Using 2 leads of an ECG acquired from patients with CKD, a DLM detected elevated potassium with an AUC of 0.853 to 0.883 and a sensitivity of 88.9% to 91.3%. The application of artificial intelligence to the ECG may enable screening for hyperkalemia. A prospectively validated screening test in the home setting is needed to improve care and outcomes in patients with renal and cardiac disease.
Corresponding Author: Paul A. Friedman, MD, Department of Cardiovascular Medicine, Mayo Clinic, 200 First St SW, Rochester, MN 55905 (firstname.lastname@example.org).
Accepted for Publication: February 12, 2019.
Published Online: April 3, 2019. doi:10.1001/jamacardio.2019.0640
Author Contributions: Mr Galloway and Dr Carter had full access to the data in the development dataset and take responsibility for the integrity of the data and the accuracy of the data analysis.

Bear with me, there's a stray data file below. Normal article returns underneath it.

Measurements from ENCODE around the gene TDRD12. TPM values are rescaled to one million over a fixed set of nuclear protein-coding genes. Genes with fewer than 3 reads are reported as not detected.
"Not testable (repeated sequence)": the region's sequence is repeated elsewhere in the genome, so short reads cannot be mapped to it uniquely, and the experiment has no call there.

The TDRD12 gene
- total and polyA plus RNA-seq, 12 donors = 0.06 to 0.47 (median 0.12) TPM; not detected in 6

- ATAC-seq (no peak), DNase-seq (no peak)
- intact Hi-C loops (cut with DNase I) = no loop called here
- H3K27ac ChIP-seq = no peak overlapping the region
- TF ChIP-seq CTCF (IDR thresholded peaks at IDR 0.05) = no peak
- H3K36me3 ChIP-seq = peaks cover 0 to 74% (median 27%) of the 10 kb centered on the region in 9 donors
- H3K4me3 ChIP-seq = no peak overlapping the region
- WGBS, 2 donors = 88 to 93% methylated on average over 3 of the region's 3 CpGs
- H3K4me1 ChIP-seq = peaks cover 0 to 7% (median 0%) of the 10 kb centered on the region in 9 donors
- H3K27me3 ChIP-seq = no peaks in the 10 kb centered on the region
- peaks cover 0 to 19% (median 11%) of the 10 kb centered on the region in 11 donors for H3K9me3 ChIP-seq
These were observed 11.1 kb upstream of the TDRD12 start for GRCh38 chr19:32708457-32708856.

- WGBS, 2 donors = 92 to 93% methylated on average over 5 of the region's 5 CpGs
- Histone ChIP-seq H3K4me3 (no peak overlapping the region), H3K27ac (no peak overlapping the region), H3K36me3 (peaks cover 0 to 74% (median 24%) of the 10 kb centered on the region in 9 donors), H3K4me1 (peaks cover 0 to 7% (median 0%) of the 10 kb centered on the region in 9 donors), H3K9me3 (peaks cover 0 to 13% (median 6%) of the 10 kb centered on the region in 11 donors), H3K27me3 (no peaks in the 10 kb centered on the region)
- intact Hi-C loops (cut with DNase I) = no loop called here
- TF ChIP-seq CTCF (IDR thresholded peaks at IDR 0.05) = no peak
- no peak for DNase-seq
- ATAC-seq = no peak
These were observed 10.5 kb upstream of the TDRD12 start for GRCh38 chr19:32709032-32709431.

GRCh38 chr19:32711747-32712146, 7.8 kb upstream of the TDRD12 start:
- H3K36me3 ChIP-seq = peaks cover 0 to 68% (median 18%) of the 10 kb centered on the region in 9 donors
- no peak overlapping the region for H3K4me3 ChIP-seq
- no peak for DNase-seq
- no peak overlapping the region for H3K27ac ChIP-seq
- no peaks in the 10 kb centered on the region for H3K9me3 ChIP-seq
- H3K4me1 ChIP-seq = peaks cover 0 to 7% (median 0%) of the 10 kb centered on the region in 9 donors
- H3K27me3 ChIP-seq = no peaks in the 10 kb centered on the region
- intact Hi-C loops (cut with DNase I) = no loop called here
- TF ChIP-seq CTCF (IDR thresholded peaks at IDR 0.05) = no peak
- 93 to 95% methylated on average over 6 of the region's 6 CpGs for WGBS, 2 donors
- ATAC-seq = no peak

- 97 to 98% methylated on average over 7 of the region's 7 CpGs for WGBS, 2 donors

Concept and design: Galloway, Valys, Shreibati, Petterson, Gundotra, Attia, Carter, Asirvatham, Dillon, Friedman.
Acquisition, analysis, or interpretation of data: Galloway, Valys, Shreibati, Treiman, Gundotra, Albert, Attia, Carter, Asirvatham, Ackerman, Noseworthy, Dillon, Friedman.
Drafting of the manuscript: Galloway, Valys, Shreibati, Treiman, Petterson, Gundotra, Carter, Dillon.
Critical revision of the manuscript for important intellectual content: Galloway, Valys, Shreibati, Treiman, Albert, Attia, Carter, Asirvatham, Ackerman, Noseworthy, Dillon, Friedman.
Statistical analysis: Galloway, Valys, Treiman, Attia, Carter, Friedman.
Obtained funding: Petterson, Albert, Friedman.
Administrative, technical, or material support: Galloway, Valys, Shreibati, Treiman, Petterson, Albert, Attia, Noseworthy, Friedman.